Throughout the highlands were filmed so-called ‘Driving shots’, which on the one hand, were cars driving at top speed through the barren landscape and on the other hand conversations between Stuart and Elín (Heiða) inside the vehicle. A Camera mount was then attached to the frame on the outside of the door viewing the two in the front seat. In the rear of the vehicle sat the Director, the cameraman, the soundman and scriptwriter, all hidden outside the perspective image of the eye. Filming was carried out remotely and the image was viewed on a small TV screen mounted on the bonnet, which admittedly, soon broke. In order that the engine sound of the Land Rover did not interfere with the audio recording of the conversations they were recorded in another SUV with a sound reducer in order that Stuart and Heiða could manage easier.
Stuck in ice-cold rivers
In the highlands (Landmannalaugar) dozens of scenes were filmed, including a scene where a helicopter had been hiding in Ljótapolli flying over the edge of the crater and chasing the vehicle along the crater edge. The second time is when a twin-engined aircraft flies over the vehicle a number of times. The ‘Russian’ in the plane was in fact Ómar Ragnarson.
As much effort as possible was made to film the colourful scenery when the vehicle was driving in the highlands showing the steam vents and rivers in the highlands. There were a few minor problems in one river near Landmannalaugar. The vehicle was driven into the river quite beyond the ford. As we got further out into the deep river the flow was such that the water was up to our knees. The current began to raise the vehicle slightly out of alignment, it floated and started to lean and then stopped … We expected that it would tip on its side and then we managed to get out of the vehicle. Heidi, Stuart and I held on the roof until the courageous bus driver managed to drive through the river. After a while the Land Rover was dragged to the bank. I managed to capture this on my camera.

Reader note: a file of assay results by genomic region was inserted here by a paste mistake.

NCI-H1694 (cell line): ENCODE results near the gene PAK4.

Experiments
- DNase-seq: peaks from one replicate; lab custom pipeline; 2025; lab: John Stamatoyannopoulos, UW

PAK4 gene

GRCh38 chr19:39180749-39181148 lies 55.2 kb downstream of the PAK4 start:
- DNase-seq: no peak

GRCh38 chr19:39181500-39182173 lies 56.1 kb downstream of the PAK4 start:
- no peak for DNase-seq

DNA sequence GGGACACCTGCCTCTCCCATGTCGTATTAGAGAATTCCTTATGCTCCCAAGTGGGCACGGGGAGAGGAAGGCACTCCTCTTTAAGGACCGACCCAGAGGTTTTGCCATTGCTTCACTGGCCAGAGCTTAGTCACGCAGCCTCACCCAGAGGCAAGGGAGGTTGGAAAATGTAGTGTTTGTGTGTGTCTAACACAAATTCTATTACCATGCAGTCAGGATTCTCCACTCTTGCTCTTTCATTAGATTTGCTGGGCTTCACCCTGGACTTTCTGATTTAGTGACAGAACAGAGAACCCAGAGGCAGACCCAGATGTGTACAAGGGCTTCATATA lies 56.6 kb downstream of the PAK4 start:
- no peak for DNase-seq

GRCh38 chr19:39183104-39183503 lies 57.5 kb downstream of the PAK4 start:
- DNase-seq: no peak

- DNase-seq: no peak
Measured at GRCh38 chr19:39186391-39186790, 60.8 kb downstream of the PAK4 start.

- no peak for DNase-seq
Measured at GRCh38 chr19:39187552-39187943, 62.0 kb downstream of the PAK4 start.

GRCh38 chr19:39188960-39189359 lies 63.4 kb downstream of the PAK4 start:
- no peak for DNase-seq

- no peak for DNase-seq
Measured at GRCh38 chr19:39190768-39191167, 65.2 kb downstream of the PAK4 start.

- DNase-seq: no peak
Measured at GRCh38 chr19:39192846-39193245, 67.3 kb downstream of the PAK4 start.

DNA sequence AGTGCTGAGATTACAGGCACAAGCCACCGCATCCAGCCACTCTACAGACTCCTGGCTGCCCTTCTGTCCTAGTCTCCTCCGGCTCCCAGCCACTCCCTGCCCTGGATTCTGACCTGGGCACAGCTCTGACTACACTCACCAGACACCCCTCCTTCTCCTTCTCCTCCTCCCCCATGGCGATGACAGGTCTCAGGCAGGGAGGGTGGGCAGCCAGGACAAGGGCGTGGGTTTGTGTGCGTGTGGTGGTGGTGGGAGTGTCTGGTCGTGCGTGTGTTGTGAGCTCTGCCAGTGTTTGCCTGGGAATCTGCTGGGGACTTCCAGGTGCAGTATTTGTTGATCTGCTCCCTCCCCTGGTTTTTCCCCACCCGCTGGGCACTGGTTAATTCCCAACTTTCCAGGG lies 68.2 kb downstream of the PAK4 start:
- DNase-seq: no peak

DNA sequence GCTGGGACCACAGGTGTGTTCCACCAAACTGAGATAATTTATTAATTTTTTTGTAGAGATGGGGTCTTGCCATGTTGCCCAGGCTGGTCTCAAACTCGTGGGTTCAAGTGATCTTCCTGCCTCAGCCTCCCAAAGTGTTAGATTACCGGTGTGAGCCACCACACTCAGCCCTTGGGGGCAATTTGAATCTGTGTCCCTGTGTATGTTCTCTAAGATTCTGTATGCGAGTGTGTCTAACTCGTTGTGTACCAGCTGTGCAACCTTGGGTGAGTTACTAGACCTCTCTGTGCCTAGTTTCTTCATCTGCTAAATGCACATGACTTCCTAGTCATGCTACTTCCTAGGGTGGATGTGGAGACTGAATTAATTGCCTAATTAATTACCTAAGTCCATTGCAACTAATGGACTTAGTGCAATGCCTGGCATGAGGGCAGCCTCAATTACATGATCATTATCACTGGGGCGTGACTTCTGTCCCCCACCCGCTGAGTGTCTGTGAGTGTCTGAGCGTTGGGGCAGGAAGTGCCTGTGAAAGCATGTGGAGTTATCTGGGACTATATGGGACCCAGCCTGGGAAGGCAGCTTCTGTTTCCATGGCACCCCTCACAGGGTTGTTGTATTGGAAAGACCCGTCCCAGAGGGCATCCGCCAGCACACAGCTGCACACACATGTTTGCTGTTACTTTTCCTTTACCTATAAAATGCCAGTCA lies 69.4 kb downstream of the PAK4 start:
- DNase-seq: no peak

Towards the end of filming nearing home there was worry, significantly impacting the producers, the cost of filming having far exceeded projections. One last item that was filmed in the highlands was the shooting by the cable car ferry over the Tungná. Nervousness started, illustrated by the actors forgetting to die at the right places and filming various aspects without repetition, even if major mistakes were sometimes made. But thank goodness all was well and we started to prepare for the next shot.
The bulk of the group went off very soon after we came to town, – memories filled full of bumpy journeys, picnic kits and rainy nights in tents on the glaring desert. Such things, however, are soon forgotten and the memory remains of a bright summer in a spectacular landscape, where they filmed and had fun with the glittering glass.
Hard fighting aboard the trawler
The helicopter comes out of the crater and starts chasing.
…. Stuart bending over “corpse” Heiða looks on, worried.
Stuart and Heiða escape on foot from the cottage they had been held in at Þingvellir.
Jeep stuck in the river. Heiða and Stuart waiting for help.
Cinematographer descends into the gorge in front of Dettifoss.
Filming the cars chases was sometimes carried out like this.
Stuart stopped here for a fight.
Two similar. The one on the right was allowed to fall into the waterfall.
Stuart ‘corpse’ (Dallas Adams) and Heiða by Dettifoss.
… And he falls into the oily North Atlantic.
1. Vísir (1978). ‘Út í óvissuna’ (7th October 1978 p. 1,5,6,7) © DV ehf.